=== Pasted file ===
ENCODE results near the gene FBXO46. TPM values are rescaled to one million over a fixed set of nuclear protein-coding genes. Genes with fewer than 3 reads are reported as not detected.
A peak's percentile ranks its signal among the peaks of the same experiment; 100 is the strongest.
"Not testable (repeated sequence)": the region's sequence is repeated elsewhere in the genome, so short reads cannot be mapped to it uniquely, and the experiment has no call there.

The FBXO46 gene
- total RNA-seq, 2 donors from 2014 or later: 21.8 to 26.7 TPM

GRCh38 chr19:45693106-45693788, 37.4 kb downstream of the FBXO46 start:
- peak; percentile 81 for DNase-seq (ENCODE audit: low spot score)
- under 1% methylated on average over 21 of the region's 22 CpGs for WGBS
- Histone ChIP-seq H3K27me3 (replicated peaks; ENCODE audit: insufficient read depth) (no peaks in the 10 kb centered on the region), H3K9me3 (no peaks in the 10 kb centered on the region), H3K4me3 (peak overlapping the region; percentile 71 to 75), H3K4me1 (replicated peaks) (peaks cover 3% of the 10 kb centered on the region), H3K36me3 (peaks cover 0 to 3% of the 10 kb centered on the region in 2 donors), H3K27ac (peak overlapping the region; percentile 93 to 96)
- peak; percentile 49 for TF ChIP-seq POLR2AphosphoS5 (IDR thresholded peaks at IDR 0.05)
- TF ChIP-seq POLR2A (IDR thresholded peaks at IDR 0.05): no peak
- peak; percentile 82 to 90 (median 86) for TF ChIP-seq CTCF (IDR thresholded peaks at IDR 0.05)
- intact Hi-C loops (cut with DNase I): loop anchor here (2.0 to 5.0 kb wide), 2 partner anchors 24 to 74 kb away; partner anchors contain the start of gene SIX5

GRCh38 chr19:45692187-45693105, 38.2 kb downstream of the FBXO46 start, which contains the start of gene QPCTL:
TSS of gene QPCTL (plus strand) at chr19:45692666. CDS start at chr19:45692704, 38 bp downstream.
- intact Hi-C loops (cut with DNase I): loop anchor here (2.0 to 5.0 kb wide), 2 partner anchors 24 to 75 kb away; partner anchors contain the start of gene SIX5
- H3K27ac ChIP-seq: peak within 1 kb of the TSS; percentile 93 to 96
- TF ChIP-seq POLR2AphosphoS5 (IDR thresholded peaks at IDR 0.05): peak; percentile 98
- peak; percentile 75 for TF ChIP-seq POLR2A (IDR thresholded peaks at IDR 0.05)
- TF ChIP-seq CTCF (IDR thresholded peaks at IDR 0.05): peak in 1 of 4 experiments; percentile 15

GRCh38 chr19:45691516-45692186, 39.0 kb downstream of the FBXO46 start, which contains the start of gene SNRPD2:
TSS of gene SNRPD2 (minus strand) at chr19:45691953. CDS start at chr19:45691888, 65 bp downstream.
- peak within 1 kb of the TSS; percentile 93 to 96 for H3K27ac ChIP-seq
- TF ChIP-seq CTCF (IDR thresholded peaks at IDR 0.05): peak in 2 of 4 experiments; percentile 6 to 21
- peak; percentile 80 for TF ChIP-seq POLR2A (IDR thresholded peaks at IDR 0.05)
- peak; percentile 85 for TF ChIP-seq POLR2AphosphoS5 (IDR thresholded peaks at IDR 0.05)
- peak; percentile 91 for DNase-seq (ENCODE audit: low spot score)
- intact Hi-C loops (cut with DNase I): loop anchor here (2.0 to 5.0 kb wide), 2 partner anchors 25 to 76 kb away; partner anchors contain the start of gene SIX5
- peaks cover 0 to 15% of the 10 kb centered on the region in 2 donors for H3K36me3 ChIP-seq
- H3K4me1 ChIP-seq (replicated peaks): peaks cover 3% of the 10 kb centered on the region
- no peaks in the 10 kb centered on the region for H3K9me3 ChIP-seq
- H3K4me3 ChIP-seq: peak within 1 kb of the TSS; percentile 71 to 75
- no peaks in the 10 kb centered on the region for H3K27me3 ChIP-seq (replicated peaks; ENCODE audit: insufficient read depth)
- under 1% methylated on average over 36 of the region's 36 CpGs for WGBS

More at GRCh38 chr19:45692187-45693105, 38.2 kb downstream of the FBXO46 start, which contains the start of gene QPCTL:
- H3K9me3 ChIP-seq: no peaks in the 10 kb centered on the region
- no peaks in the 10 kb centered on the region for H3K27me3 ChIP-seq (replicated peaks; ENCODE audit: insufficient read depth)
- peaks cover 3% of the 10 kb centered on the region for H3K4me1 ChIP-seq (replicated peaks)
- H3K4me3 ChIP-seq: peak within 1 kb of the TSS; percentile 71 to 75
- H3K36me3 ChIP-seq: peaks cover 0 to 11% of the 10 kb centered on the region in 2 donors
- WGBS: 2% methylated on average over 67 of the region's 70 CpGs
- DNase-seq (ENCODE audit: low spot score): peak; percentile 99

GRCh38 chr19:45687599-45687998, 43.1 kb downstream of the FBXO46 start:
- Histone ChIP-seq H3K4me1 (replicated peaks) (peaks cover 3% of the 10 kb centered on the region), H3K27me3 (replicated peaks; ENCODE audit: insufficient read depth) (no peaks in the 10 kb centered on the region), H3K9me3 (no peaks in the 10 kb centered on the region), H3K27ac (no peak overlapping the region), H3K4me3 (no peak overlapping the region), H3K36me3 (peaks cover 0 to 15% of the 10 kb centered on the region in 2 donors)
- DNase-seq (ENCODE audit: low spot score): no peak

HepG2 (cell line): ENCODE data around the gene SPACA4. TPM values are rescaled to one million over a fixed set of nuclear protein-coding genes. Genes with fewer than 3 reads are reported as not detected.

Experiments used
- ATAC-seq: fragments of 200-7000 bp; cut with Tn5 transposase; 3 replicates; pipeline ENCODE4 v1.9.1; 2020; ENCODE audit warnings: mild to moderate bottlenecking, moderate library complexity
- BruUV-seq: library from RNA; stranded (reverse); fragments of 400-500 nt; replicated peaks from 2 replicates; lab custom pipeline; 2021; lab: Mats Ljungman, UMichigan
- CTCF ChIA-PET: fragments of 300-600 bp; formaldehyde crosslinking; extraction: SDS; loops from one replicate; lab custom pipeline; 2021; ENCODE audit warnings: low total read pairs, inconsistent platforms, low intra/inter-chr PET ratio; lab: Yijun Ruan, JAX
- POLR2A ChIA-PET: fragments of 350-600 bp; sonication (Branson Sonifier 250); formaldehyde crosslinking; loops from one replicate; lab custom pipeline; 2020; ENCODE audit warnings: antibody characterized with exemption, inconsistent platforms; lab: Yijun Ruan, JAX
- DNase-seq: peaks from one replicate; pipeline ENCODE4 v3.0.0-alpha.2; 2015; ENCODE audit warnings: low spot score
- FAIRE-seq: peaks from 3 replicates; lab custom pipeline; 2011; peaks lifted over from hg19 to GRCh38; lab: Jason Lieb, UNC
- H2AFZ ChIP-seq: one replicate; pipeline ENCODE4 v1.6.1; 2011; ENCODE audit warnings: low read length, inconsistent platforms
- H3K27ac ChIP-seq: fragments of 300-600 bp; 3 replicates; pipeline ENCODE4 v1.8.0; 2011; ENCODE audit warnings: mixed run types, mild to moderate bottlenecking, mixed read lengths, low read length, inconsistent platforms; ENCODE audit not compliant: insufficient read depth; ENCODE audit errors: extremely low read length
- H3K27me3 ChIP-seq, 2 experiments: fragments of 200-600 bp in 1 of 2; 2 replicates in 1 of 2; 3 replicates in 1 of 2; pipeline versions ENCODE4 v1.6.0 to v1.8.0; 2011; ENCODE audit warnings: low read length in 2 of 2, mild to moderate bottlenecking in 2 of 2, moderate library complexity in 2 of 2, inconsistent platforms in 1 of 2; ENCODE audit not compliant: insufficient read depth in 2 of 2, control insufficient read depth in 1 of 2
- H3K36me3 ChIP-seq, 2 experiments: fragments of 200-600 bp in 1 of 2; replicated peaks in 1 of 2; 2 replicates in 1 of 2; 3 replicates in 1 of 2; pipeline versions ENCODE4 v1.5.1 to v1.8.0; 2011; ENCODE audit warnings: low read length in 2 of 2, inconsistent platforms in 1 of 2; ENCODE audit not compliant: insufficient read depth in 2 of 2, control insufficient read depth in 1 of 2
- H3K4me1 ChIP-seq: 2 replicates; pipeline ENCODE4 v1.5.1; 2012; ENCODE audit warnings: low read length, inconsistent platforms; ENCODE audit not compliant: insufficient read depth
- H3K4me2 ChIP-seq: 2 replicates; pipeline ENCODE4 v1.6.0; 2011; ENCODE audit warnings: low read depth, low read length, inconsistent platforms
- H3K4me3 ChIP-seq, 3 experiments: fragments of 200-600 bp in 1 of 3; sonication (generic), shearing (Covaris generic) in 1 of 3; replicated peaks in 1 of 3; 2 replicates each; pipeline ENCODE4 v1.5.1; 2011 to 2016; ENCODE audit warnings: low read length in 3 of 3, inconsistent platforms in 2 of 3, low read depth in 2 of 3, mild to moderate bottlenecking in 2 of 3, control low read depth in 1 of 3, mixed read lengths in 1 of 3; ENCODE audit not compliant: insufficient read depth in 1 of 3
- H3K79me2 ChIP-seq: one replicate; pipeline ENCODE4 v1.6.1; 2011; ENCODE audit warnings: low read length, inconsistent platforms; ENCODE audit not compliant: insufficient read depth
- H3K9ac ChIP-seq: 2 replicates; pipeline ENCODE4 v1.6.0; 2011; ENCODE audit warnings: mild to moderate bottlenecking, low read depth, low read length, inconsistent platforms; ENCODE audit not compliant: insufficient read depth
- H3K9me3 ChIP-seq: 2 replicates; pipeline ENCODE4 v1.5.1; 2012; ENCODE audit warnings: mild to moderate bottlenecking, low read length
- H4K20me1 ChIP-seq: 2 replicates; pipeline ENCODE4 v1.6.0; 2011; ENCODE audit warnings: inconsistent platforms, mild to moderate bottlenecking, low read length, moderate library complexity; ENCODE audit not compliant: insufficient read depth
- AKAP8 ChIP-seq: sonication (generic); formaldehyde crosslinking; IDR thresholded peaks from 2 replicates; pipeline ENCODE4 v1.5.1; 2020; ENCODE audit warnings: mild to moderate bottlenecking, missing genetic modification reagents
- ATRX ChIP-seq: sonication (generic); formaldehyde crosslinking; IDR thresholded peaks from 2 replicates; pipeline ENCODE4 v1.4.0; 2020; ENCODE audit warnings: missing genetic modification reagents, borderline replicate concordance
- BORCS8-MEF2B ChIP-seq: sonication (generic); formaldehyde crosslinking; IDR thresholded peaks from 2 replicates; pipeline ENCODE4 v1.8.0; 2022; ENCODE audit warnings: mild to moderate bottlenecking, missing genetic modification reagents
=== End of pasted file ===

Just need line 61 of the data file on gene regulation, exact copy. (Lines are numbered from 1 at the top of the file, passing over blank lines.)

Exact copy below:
- H3K79me2 ChIP-seq: one replicate; pipeline ENCODE4 v1.6.1; 2011; ENCODE audit warnings: low read length, inconsistent platforms; ENCODE audit not compliant: insufficient read depth